She has alleged that Holland violated this court order on at least three occasions.
Holland was arrested May 25 on charges of violating the injunction and taken to the DeSoto jail, where he claims the more serious assaults began.

DeSoto jail

Thursday, October 24, 2013

Governor Rick Scott Is Still Hiding Money

Posted on September 23, 2013 by Guest Blogger
This year the Florida Legislature passed a new blind trust law. The ink had not dried on Gov. Rick Scott’s signature before he decided to test the new law. Scott wanted to make sure the money he had made documented on his questionable personal portfolio was in line with the new law, a law that he and his Republican cronies helped write.
Rick Scott made sure he “stacked the deck” beforehand. According to the Tampa Bay Times, five of (the Ethics Commission) nine members (were) appointed by the governor. “The governor has hit all the requirements of the statute,” said the panel’s general counsel Christopher Anderson, who added that Scott was “ahead of the game” in 2011 and complies with the new law.
Governor Rick Scott
Scott asked for the commission’s opinion to ensure the blind trust complies with a new law. “The governor has hit all the requirements of the statute,” said Anderson.
The voting public conveniently forgets what Scott did. The Sun Sentinel reports that Scott perpetrated fraud that “ was and still is the biggest Medicare fraud case in U.S. history and ended with the hospital giant Columbia/HCA paying a record $1.7 billion in fines, penalties and damages.” Scott was co-founder and CEO of Columbia/HCA in the 1990s, when the FBI launched a massive, multi-state investigation that led to the company pleading guilty to criminal charges of overbilling the government.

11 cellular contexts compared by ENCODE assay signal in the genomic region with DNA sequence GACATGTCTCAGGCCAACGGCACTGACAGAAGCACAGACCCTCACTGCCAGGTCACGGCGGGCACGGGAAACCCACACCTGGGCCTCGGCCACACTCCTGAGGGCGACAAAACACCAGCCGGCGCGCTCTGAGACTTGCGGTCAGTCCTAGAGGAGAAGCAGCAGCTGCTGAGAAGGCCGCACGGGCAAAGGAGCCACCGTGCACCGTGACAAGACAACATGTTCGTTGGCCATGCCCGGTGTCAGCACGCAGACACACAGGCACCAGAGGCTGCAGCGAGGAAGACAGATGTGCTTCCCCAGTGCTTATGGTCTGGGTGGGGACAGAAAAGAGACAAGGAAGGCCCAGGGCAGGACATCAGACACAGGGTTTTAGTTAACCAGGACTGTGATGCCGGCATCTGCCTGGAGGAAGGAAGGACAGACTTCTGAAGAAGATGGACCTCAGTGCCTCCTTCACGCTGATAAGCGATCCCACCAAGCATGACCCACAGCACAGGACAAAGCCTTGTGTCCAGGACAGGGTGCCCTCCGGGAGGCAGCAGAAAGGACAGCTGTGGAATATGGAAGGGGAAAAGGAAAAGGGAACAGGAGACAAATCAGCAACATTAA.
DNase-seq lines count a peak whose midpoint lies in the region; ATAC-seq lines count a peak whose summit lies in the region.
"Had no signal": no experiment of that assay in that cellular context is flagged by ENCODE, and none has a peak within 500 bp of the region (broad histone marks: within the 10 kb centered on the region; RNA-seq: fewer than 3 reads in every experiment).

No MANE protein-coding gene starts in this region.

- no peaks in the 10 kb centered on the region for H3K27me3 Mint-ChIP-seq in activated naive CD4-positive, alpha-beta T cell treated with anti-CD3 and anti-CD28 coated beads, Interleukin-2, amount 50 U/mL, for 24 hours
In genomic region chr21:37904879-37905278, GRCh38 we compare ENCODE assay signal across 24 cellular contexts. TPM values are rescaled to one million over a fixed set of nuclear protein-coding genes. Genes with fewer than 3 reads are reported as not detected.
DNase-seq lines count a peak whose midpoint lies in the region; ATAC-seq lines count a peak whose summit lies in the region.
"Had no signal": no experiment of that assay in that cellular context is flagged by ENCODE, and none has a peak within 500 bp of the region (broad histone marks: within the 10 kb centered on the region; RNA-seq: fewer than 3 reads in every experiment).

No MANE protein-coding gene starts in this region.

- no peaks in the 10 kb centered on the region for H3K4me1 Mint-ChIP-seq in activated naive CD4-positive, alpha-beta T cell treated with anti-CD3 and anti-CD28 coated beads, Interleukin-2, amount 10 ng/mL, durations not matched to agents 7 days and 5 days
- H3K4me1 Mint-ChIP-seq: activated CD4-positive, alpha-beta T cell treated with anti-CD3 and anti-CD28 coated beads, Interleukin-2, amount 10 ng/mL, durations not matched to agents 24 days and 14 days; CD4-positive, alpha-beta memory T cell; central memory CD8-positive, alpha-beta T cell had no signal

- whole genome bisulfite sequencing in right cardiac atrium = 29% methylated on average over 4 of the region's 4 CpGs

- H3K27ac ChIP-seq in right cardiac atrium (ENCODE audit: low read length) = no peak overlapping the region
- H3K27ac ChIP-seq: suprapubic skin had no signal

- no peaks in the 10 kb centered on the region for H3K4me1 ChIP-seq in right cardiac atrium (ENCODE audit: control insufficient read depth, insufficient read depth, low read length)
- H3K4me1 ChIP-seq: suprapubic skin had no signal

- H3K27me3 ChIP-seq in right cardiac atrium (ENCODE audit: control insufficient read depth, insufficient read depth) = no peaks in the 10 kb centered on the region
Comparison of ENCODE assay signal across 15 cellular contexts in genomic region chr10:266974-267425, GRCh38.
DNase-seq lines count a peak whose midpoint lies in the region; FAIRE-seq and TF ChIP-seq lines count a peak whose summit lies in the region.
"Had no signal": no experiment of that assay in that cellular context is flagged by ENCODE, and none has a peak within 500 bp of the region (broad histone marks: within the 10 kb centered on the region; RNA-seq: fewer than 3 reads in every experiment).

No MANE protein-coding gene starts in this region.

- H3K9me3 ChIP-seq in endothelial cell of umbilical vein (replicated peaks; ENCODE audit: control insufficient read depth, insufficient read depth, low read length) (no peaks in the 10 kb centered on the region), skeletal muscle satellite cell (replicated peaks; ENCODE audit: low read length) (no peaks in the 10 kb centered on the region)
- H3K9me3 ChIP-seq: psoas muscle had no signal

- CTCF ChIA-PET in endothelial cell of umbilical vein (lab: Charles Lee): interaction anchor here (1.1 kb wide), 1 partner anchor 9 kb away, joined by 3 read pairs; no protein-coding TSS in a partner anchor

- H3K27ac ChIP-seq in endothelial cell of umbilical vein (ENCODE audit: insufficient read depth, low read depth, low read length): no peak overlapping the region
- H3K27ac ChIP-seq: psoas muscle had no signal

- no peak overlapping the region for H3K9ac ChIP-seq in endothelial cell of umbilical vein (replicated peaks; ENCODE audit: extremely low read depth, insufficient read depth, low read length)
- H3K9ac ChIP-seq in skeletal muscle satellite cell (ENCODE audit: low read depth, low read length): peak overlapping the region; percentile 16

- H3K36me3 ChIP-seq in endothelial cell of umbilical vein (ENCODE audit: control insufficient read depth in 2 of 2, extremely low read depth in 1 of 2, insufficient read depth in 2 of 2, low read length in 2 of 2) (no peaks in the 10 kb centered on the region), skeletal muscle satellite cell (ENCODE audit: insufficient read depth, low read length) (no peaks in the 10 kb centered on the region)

If fines and penalties of $1.7 Billion are any indication that big money was made then one must think there was a lot of it. Medicare insurance fraud is big money and Rick Scott made a bunch of it. The Tallahassee Democrat indicated that the amount of money that may have been made, “When Scott first sought office, he reported a net worth of $218 million, while the filing he turned in earlier this summer showed that his net worth was nearly $84 million as of the end of 2012.”
The fact that Scott refuses to take any money for being governor, 12-cents a year, allows him to do, basically, whatever he wants when filling out financial disclosure forms. It seems doubtful the state of Florida’s Republican Legislature really cares what he makes. The state is saving $130,00 in salary per year. reported that “Gov. Rick Scott was worth $83.77 million as he wrapped up his second year in office, according to a newly posted financial disclosure form. The blind trust, which accounts for $72.8 million, made $3.1 million in interest last year.”
Dan Krassner, executive director of Integrity Florida, questioned the independence of the blind trust since the company managing Scott’s account — Hollow Brook Wealth Management — included Scott’s portfolio manager for 10 years. An accountant at the company also worked for Scott for 12 years. Old cronies? It must depend on who’s asking.
The question here is not whether Scott is crooked but just how much of that crooked money did he keep? Think about it when standing in the voting booth next year.